Palate Meets Palette In Snack-Packaging Design

Intense color and sophisticated graphics are taking snacks by storm.

By Kate Bertrand Connolly, Packaging Editor

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Burt's British Potato ChipsSnack food processors on both sides of the Atlantic are turning to color and graphic design to grab shoppers' attention in the crowded snack aisle. For premium, artisanal and natural snack packaging in particular, distinctive artwork and bold colors are popping up more frequently.

Burt's British Potato Chips, Roborough, England, recently relaunched its product line with new packaging and enhanced flavors. The company prides itself on its hand-crafted chips, which are made in small batches using natural seasonings and include no artificial ingredients.

"We wanted to give Burts a personality that conveyed craft, passion and know-how," as well as a sense of pride, says Paul Mitchell, creative director at The Entertainment Agency (TEA), London. TEA designed Burts' new packaging and also refreshed the brand's look and messaging for digital media, promotions and other marketing vehicles.

"Our search for a solution guided us to something that we knew was in front of all our consumers' eyes and is popular and captures the Burts brand very well," Mitchell says. "Our key inspiration came from cookbooks. Great food, well made: That's what a cookbook conveys. Celebrity chefs were all over the place. We wanted Burts to have the personality a chef can convey from a book cover."

Consequently, the redesigned Burts bag is printed to look like a chef wearing an apron over a checkered shirt and standing with hands on hips. For each of the new flavors, the shirt and apron colors coordinate, and each flavor carries a unique color combination. The aprons sport badges that tout product attributes like "High Oleic" oil and freedom from gluten, MSG and artificial flavors and colors.

The chef theme continues in the brand tagline, "Hand Cooked with Care," which appears under the brand name on the front of the bag. In addition, "They printed the cook's name on the back of every pack," Mitchell says. "It even told you what time of day they had done it. Knowing someone had been up at 3 a.m. making your bag of crisps was a lovely touch. It made it personal."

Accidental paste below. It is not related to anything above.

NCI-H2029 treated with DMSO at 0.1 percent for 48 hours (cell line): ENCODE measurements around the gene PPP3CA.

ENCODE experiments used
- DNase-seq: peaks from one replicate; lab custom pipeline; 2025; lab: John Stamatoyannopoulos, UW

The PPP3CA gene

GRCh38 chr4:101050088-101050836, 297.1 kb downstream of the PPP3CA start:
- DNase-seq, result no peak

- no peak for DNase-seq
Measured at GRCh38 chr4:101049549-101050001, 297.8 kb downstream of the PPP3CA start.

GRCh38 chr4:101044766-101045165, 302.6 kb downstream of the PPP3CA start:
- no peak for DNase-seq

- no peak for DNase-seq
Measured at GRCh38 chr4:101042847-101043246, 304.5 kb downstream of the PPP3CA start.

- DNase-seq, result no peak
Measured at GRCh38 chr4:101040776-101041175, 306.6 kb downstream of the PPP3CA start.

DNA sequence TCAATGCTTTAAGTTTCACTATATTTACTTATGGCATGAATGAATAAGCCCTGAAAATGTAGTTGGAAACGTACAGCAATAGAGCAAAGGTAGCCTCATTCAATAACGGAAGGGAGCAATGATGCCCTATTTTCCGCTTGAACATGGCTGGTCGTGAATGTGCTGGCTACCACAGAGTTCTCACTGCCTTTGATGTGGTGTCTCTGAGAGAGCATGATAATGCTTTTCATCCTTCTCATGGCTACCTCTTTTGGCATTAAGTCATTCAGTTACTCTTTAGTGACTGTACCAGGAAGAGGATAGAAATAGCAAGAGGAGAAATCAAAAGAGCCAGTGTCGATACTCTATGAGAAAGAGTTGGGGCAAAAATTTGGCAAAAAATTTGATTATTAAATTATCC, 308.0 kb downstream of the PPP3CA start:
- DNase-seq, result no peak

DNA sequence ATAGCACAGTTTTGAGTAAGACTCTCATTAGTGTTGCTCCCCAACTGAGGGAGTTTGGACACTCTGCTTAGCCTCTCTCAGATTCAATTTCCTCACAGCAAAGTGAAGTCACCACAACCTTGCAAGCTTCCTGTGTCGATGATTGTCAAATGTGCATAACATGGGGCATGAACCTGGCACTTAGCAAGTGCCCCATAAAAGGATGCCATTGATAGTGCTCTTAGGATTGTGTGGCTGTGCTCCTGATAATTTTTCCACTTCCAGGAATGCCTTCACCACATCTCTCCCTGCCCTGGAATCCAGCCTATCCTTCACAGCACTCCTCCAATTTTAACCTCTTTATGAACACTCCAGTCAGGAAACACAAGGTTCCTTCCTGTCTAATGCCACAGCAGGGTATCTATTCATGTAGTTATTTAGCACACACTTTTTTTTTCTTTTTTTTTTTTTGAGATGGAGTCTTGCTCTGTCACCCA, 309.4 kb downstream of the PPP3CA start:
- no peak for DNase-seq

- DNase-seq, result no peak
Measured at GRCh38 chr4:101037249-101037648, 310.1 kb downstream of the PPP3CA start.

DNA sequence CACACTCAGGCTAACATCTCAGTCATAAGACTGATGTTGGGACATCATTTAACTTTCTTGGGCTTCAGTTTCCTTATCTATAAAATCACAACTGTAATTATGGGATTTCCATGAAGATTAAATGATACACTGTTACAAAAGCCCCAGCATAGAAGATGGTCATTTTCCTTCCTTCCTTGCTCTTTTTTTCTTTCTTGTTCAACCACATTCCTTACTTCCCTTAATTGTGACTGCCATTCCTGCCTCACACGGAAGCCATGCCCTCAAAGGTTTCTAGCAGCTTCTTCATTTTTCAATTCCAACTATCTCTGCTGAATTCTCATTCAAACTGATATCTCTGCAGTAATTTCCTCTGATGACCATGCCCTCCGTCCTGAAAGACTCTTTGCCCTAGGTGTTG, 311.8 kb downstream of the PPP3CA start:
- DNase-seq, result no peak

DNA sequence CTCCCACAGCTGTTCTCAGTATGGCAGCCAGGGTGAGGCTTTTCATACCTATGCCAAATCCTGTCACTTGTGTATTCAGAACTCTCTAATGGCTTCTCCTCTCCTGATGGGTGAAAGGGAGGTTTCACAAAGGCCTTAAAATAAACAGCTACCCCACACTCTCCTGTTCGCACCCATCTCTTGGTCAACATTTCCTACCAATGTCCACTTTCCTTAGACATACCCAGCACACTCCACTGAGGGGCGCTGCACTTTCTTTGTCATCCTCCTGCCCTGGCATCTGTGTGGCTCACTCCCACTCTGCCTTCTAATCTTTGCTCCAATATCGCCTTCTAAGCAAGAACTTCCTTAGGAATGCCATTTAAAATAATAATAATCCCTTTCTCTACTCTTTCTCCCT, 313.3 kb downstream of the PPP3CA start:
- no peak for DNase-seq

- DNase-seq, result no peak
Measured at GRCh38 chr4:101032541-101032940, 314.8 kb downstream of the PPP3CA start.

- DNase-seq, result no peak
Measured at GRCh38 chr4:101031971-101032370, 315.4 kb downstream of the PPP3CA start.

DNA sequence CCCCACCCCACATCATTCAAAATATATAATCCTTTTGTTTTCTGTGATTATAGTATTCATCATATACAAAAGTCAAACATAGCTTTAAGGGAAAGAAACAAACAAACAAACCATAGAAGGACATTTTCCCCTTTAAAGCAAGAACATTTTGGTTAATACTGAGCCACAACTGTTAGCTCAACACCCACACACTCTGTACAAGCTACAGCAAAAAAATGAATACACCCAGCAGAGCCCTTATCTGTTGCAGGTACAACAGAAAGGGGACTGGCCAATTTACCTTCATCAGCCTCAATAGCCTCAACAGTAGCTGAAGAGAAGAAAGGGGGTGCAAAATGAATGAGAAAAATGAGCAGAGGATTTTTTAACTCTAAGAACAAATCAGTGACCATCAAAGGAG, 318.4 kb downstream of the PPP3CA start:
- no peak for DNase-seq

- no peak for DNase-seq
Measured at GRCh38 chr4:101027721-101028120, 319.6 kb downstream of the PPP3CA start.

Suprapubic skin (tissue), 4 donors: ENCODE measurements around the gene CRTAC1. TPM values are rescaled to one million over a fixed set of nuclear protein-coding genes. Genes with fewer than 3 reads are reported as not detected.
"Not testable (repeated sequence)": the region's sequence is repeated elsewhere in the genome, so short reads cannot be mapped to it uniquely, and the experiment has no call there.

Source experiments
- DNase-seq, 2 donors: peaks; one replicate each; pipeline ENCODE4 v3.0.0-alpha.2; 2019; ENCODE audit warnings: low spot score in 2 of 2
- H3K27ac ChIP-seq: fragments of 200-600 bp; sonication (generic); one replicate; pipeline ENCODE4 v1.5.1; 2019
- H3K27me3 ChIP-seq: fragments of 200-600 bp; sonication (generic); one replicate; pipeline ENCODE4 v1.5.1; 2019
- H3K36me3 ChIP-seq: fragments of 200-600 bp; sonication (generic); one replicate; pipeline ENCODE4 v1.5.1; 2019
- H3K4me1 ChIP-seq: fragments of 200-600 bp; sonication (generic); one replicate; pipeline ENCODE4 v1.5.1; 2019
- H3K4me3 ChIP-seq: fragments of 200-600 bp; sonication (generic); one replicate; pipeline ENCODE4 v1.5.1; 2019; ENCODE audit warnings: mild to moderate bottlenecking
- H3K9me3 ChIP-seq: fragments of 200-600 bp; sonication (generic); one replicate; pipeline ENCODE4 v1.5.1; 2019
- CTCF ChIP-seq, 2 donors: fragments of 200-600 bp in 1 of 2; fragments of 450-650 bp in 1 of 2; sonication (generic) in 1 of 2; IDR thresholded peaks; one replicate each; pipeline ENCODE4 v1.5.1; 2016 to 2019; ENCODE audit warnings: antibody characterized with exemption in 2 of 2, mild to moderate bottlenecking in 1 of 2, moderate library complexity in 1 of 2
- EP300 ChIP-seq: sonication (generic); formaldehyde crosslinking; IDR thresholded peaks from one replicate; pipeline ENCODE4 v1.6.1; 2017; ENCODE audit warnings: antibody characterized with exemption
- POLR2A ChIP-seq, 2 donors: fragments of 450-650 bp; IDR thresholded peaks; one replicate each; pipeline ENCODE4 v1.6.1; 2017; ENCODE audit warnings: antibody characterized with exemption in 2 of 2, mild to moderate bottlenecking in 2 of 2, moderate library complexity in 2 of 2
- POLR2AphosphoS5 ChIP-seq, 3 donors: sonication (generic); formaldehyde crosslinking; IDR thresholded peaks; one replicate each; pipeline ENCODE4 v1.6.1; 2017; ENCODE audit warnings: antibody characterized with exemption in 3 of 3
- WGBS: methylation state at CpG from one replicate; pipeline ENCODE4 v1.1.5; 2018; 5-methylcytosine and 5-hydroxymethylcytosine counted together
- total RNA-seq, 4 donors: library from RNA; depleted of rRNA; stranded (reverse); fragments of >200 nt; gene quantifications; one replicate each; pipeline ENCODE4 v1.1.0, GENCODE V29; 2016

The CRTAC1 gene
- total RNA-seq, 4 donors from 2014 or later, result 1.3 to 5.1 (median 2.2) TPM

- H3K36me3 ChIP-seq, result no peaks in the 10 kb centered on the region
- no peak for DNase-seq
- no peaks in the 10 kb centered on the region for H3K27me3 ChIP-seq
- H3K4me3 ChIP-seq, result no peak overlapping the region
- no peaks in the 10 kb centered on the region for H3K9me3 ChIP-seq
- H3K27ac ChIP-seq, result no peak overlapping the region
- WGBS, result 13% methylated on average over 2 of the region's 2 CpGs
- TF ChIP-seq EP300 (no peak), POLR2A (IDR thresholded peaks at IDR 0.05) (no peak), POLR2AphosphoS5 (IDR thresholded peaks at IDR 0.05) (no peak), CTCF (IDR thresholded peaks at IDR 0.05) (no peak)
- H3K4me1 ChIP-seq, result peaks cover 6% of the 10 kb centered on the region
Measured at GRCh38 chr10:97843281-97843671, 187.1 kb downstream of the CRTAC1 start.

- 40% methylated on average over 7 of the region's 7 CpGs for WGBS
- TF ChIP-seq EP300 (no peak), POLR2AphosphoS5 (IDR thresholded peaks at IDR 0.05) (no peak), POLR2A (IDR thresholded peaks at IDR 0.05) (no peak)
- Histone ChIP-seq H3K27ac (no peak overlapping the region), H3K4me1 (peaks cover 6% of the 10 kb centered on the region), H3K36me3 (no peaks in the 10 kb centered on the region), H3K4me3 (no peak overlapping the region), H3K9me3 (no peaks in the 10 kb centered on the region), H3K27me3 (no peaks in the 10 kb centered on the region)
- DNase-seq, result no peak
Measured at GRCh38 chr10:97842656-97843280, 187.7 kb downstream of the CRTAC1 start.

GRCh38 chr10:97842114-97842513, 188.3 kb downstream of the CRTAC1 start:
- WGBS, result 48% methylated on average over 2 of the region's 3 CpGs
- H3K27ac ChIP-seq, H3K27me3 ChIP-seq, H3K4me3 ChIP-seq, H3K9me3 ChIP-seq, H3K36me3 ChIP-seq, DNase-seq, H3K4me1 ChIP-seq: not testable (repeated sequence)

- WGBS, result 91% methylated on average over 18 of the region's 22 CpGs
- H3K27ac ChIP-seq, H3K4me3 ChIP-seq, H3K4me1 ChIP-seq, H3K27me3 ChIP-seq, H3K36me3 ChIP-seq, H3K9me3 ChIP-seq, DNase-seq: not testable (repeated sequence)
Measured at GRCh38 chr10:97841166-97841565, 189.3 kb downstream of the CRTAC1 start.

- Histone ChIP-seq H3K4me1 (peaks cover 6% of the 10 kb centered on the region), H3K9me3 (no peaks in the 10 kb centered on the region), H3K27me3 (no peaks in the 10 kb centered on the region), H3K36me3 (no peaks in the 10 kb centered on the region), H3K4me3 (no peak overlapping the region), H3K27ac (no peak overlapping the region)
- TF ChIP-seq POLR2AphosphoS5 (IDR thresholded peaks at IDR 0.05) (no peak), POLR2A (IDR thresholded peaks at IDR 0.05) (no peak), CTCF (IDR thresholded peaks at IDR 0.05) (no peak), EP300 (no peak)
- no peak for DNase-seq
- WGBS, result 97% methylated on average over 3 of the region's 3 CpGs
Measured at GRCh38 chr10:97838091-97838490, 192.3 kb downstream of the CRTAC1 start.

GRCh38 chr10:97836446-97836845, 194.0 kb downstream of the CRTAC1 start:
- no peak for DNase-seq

Burts' new flavors are: Sea Salt, Sea Salt and Malted Vinegar, Sea Salt and Crushed Peppercorns, Vintage Cheddar and Spring Onion, Pesto, Firecracker Lobster and Thai Sweet Chilli. Two additional flavors, Jalapeno Red Pepper and Spicy Chorizo, are scheduled to launch this spring.

The form-fill-seal bags are made from oriented polypropylene (OPP) laminated to metallized OPP and flexographically reverse-printed. (That is, the printing is sealed inside the top film layer, which protects the graphics from scuffing and other damage.) The film converter and printer is Amcor, Ledbury, England.

"The pack, at the end of the day, was our key collateral for conveying [the brand] message and tone of voice," Mitchell concludes. The new packaging started appearing in U.K. stores in January.

Calling the Kettle colorful

Kettle Tortilla ChipsFor Kettle Tortilla Chips, which launched last summer in the United Kingdom, Kettle Foods Ltd., Bowthorpe, England, used dramatic colors as the backdrop for package graphics. Each flavor in the product line — Sweet Chilli Salsa, Nacho Cheese, Sea Salted and Cool Sour Cream — is packed in its own distinctively colored bag.

In designing the packaging, "the challenge was to keep the quality and the premium feel of Kettle … [and] appeal to a more youthful market," says Clem Halpin, design director at Turner Duckworth, whose London office created the U.K. Kettle Tortilla Chips package design.

The strong package colors and streamlined visuals were chosen to appeal to teens and young adults, while accenting the product's Mexican heritage and supporting the line's flavors. "If you put those things together — youthful target market, influenced by Mexico and really vibrant flavors — then logically you get to those really bright, vivid colors," Halpin says.

Although Kettle has established a following here in the U.S., it remains a fairly small brand in the United Kingdom, with limited advertising support. "So the packs need to work really hard in the supermarket or the grocery shop to attract attention," he adds.

That they do. The large front panel of each 160g bag is dominated by the brand name and a central image related to the flavor, like a group of chile peppers or a wedge of cheese. The rotogravure-printed bags are made from metallized film, and a matte finish is used to reinforce the brand's premium positioning.

Way bolder bags

Back in the U.S., a different type of tortilla chip is leveraging package graphics to stand out in the better-for-you section of the snack aisle. Way Better Snacks Tortilla Chips are made from premium ingredients, are preservative- and filler-free and carry several third-party certifications (for example, non-GMO and gluten-free). They are also made using sprouted grains, beans and seeds.

For the Way Better Snacks package design, brand owner Live Better Brands LLC, Islandia, N.Y., focused on the ingredients. Dominating the front of the bag for each of the six flavors is a striking photo of a key ingredient set against a pristine, white background.

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